Loving the Books of Ashley Herring Blake

Back at the end of 2018 I was able to read an advance copy of Ashley Herring Blake’s The Mighty Heart of Sunny St. James. It was the first I had heard of this author who writes both Middle Grade and YA, but I immediately knew that Blake was an author that I had to get to know better. I finally managed to find the time to read Ivy Aberdeen’s Letter to the World and it was just so good! Not surprising at all the Blake was given a Stonewall Honor Award for this book.

Blake’s books are ones that not everyone might pick up if they are not encouraged. She writes middle grade LGBTQ+ books featuring young girls who are not sure how they feel about boys or girls (spoiler – they like girls). But there is so much more to these books than that and I just wish that more people would read them! Blake creates characters who are trying to figure themselves out. These are coming-of-age stories that just also happen to be coming out stories. I fell in love with both protagonists and know that many middle grade students would empathize with the journeys that these girls are going on. Both books deal with the fear of what others might think of you and how sometimes that seems like a more important issue than what you think of yourself.

In The Mighty Heart of Sunny St. James, Blake opens with 12 year old Sunny St. James going in for a heart transplant. She needs the new heart to survive, but has turned her surgery into a personal rebirth. She wants to actually live again. She wants to experience life, find a new best friend (after having been stabbed in the back by her old one), and her big wish is to kiss a boy for the first time. The surgery is a great success, but when she wakes up, not only does she have her three goals to go after, but her mysterious mother who abandoned her 8 years earlier has shown up again.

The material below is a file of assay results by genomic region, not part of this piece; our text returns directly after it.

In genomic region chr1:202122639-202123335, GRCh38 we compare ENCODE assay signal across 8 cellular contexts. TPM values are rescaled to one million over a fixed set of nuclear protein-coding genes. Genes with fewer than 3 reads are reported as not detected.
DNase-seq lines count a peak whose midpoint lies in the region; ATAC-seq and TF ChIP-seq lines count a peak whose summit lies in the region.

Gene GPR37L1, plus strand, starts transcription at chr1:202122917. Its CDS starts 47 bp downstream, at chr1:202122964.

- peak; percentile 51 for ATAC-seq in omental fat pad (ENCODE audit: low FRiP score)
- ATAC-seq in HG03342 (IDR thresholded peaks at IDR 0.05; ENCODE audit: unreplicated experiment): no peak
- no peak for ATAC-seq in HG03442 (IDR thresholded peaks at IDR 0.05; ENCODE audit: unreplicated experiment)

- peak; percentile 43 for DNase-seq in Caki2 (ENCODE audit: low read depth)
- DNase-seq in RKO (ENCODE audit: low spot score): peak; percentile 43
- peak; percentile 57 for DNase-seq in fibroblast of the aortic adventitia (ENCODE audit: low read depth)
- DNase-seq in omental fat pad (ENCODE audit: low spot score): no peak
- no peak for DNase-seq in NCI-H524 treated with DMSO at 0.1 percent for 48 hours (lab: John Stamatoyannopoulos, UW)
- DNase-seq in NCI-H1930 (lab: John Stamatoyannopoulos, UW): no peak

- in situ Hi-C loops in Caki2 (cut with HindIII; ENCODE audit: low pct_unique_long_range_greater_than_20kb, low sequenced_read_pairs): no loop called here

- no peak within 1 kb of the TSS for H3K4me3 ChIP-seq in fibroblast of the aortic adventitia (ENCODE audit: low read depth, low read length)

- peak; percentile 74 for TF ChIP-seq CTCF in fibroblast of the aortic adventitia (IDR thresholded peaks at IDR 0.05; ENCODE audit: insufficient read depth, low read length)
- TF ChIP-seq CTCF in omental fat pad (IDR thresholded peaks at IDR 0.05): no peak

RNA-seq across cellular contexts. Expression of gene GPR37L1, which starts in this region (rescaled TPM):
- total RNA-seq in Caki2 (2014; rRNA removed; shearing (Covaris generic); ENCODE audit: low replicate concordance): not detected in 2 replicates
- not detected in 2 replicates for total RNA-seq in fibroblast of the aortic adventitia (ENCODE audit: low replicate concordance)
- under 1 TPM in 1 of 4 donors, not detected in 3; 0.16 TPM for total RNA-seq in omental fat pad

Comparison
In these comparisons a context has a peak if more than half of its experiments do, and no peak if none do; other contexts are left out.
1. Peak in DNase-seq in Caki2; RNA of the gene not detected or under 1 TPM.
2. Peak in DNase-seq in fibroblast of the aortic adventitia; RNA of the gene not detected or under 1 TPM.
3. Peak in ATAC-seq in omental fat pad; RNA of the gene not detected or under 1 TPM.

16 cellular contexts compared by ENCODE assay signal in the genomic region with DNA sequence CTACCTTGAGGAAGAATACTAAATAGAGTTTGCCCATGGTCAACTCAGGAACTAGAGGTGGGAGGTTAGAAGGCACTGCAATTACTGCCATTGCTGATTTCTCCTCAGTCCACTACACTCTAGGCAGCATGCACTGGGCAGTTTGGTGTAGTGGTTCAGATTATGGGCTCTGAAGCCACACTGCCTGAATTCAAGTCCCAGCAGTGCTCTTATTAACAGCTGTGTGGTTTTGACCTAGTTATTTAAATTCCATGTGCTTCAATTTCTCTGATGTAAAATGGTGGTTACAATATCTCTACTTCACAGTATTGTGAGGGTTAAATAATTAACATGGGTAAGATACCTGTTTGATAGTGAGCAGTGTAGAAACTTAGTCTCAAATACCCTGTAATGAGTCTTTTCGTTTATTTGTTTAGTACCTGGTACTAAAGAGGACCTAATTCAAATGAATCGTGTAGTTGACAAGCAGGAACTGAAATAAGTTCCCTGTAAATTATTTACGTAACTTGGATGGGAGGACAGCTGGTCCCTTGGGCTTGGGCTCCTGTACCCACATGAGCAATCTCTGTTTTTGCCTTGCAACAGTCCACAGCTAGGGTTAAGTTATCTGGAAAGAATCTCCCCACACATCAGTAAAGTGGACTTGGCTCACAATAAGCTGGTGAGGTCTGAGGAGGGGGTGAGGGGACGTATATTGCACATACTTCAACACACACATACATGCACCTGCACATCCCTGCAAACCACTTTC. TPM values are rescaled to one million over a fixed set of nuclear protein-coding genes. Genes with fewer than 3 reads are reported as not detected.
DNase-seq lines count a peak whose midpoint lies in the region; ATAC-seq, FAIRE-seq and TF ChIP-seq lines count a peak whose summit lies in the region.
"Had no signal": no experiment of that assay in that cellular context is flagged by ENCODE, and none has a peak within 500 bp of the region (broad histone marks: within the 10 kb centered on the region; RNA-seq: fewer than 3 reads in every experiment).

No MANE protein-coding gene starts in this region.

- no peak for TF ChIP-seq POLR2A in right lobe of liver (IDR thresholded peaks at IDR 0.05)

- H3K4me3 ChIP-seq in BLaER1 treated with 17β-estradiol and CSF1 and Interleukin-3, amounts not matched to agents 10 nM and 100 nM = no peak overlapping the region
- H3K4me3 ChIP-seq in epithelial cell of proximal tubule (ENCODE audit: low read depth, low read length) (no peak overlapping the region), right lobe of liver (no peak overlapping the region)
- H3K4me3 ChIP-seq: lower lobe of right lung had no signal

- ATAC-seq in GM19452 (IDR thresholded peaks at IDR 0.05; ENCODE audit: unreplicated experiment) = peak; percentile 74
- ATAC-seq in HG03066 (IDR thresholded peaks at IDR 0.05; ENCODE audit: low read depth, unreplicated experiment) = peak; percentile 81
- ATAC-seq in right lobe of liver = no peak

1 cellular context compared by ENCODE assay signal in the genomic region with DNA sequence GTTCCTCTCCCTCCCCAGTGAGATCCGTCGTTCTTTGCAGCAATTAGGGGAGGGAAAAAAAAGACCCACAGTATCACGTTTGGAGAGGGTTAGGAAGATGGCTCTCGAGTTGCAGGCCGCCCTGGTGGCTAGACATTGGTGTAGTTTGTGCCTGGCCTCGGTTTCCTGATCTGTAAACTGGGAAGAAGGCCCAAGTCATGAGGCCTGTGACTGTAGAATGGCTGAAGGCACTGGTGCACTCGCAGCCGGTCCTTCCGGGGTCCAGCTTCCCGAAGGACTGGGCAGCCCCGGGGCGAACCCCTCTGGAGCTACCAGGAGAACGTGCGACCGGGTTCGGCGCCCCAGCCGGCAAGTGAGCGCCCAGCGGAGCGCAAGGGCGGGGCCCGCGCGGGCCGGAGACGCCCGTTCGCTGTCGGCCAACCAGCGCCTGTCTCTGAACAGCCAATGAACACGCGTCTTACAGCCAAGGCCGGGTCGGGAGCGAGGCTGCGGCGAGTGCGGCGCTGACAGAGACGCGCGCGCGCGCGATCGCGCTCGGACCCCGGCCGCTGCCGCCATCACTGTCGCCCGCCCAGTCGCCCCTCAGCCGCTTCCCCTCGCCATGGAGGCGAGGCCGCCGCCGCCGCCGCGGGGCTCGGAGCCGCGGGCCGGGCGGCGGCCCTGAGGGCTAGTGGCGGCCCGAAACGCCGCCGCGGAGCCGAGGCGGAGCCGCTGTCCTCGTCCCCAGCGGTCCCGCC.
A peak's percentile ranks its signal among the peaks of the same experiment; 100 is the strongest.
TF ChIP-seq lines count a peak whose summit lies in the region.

Sunny is like any 12 year old girl. She is struggling to find her place in the world. She is struggling to balance what she wants out of life vs what she thinks everyone else expects. She has all of these emotions that she doesn’t understand and doesn’t know how to talk about making life a confusing jumble. This is the plight of many 12 year olds. Add to the fact that she has been wondering for some time what it would be like to kiss a girl, adds an extra layer of confusion.

In Ivy Aberdeen’s Letter to the World, Ivy is a young artist who we meet right before a tornado levels her house. She keeps all of her thoughts, hopes, and dreams in an art journal that she keeps, and a lot of pictures that feature two girls holding hands. It is the one item that she brings with her as they run for cover, but somehow she loses it in the shelter for displaced people. That would be bad enough, but then someone starts leaving individual pages in her locker with mysterious notes telling her to come clean about her identity. At the same time, Ivy has just started a friendship with Jane, the local doctor’s daughter. She has lots of secrets of her own, but Jane and Ivy quickly become close.

Ivy’s concerns about how the world sees her occupy her thoughts a lot of the time. She has felt invisible at home since her twin brothers were born. She used to be close to her older sister, until she over hears part of an argument that makes Ivy feel that she can’t be open and honest with her. Now she is having “feelings” for June and isn’t sure what they mean. Ivy has to find a way to figure out everything that is going on in her life and a way to be true to herself. Of course she figures it out by the end, this is a MG novel anyway, but it is the how she figures it out that makes your heart soar.

Don’t pass these books up people. They are heartwarming middle grade reads that any child can appreciate. I don’t know how Ashley Herring Blake does it, but she gets these characters and gives them such heart. Sunny is just a girl who wants a fresh start with a positive attitude. Ivy needs to find a way to get her words (via art) out instead of hiding them from everyone in her journal. They are going through the same drama as any other kid with the added difficulty of being extra confused by their feelings towards other girls. These are beautiful and important books to bring mirrors and windows to more people.

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